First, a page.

Interviewing Dean

With a 5am call the next day, it was time to plan my gear. I did have some people with me to help. Rich himself who was keen to learn from me. Dale & Rick from the tour and Ryan Rappaport, also a shooter was there. I didn’t need them all, but I could certainly take advantage of a couple of them!

I also knew I was going to be 99% stuck in an open top Land Rover, so a tripod was out of the question. I didn’t have a monopod, so it was going to be mostly handheld with a bit of a bean bag on the edge of the vehicle for more stability on some of the shots.

I had 4 main cameras with me to choose from. My Canon 5Dmk3, my Canon1DX (well, actually a loan one thanks to Canon South Africa, mine died on day one of the trip, just got it back. The circuit board needed replacing!), the Sony FS700 and the Blackmagic.

I went with the 1DX and the FS700 … why? Well the Blackmagic would have been cool to try out here, but it really is NOT a documentary camera. In Ponte Tower all the shots were tripod shots. It worked fine for that. But run and gun, handheld reactive shooting? Too risky. I wouldn’t have shot raw due to the size of the files, ProRes, but that was not the main reason. Why the 1DX over the 5Dmk3? Obvious. It’s image is miles nicer! Sharper, richer, more organic, more filmic. lovely. I wanted a small form factor for the main camera, as I would be shooting handheld all day. I had my little Zacuto target shooter. The smallest rig they make and my favourite for minimal shooting, unfortunately not coupled with a Z-Finder. My stick-on frame for it was on my broken camera. I can take it off but wouldn’t be able to reattach it to the loaner with special 3m adhesive tape. Thankfully the lovely people at PhotoHire in Cape Town gave me an LCD VF to use. Saved my bacon that did. To be honest, and this has NOTHING to do with my relationship with Zacuto, I didn’t like it. Why? The way the loupe is held on via a magnet is simply not strong enough, I knocked it off about 600 times in that one day! The clip-on Zacuto one probably would have been knocked off maybe no more than a dozen times. I was bouncing around in a land rover all day, so it was a bit rough!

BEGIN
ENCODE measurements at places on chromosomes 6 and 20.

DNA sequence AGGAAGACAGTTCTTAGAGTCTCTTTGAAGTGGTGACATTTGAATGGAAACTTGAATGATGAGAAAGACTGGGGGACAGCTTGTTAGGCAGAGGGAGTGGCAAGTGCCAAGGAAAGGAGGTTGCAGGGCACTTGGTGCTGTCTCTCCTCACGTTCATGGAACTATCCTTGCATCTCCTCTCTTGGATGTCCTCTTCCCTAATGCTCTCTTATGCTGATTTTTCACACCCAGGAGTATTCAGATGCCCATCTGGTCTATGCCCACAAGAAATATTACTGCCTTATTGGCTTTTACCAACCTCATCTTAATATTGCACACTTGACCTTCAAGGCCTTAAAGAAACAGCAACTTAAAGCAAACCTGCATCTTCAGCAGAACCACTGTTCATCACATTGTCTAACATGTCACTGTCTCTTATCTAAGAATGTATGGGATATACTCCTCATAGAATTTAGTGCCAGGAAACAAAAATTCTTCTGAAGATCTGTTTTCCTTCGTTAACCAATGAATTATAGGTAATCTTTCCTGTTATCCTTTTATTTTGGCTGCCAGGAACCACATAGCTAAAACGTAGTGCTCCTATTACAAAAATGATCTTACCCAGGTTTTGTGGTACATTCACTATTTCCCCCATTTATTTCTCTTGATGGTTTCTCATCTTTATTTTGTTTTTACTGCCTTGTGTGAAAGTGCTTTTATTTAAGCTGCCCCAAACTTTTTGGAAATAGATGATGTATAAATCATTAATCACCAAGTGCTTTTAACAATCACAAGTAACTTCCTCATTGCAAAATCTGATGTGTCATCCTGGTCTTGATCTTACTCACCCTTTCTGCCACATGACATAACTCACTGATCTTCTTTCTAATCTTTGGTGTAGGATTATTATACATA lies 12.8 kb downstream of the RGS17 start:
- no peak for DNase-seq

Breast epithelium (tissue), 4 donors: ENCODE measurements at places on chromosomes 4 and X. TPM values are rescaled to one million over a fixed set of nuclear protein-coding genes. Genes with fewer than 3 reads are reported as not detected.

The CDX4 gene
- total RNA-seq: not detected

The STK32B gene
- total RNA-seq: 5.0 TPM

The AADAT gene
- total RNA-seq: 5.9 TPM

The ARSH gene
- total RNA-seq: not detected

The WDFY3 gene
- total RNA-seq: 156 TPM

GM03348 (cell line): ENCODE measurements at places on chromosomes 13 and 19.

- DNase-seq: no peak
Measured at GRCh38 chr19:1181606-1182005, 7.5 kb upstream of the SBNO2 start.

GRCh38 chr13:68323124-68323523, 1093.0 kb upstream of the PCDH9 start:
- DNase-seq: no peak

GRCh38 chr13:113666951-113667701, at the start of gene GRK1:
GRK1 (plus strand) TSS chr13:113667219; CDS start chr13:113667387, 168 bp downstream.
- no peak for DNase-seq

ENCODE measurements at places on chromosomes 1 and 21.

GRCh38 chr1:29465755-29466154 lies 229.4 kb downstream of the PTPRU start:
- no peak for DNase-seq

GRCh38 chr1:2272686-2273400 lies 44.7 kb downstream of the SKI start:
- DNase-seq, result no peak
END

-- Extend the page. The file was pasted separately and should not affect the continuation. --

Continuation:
The FS700 was a no-brainer. 240 FPS shots of animals? Had to be done … that was actually the main reason why I left my lovely C300 at home … to make room for the FS700 for the slow motion part of the Safari! The C300 would have been the ideal camera to shoot the main doc on. Perfect handheld camera with cracking image!

Lenses … well I needed IS. When shooting handheld on a DSLR, even one with pretty limited rolling shutter issues compared to other DSLRs, the 1DX, you gotta have IS. Essential for long lens stuff and for the closer stuff too … especially bouncing around in a car!

For the 1DX, apart from 2 shots in this piece, I used just 3 lenses:

  1. The excellent run and gun doco lens, the Canon 24-105 IS F4.
  2. The nowhere near as good as the F2.8 II version but all I could carry weight-wise Canon 70-200 IS F4.
  3. Canon 100mm Macro IS F2.8 for the two close-ups mentioned …
  4. … and my  Rokinon 14mm Cine T3.1 for the wides. Not as good optically and with more distortion than my Canon 14mm F2.8 but I wanted to try out this lens…I was actually pretty impressed. Optically nice and LOVELY mechanics. Smooth iris, gears … lovely … also much cheaper. Just more distortion and not as sharp. Fine for video … stills would suffer.
I used a Heliopan vari ND for the 1DX, obviously not on the big wide!

For the Sony FS700, supported on a bean bag from Land Rover, 99% was shot with my push-pull zoom lens, the Canon 100-400mm. Not a fast lens but perfect for this. A good range and pretty sharp. Great for getting lovely close ups!!

I used the FS700 for the main interviews too. Made sense. Dual system sound is no problem, but recording sound in-camera with proper in-camera pre-amps is much easy. For the interview I used the 24-105 F4, again supported by my lovely Miller Solo DS20 sticks! I often travel with this head when weight is an issue. I prefer my Compass 20 head but it’s heavier.

The 1DX had the Marvels Cine latest version profile in it and that was nice to work with. The FS700 had a new version of G-Log in it. Not sure I like this one much and I did have many issues matching the colours in the edit. Not being a professional colourist and all it takes time to make them match.

24-105mm and Rode SVMP with 1DX in action!


On top of the 1DX I had my Rode Stereo Video Mic Pro. Stupidly I left my Video Mic Pro as home. WHY?!?!  I wish I had it for this. The problem with IS is picking up that grinding, churning sound of it working. My VMP on top moved slightly forward picks up none of it as it’s directional. The stereo one … well … it picks it all up. Lovely sound, just be wary with IS. To be fair, the SVMP was really mostly for reference sound and  a touch of atmos. I did in the final edit use it for a couple of grabs close up too, when my soundo was busy having a pee!

Most of the sound was recorded using my lovely Roland R26 external recorder with a RODE NTG2 plugged into it (the NTG3 is better but, as it’s phantom powered, it sucks your batteries dry fast!) and a wireless UWP lav mic on Elmon, hidden under his clothes with my Rycote undercovers.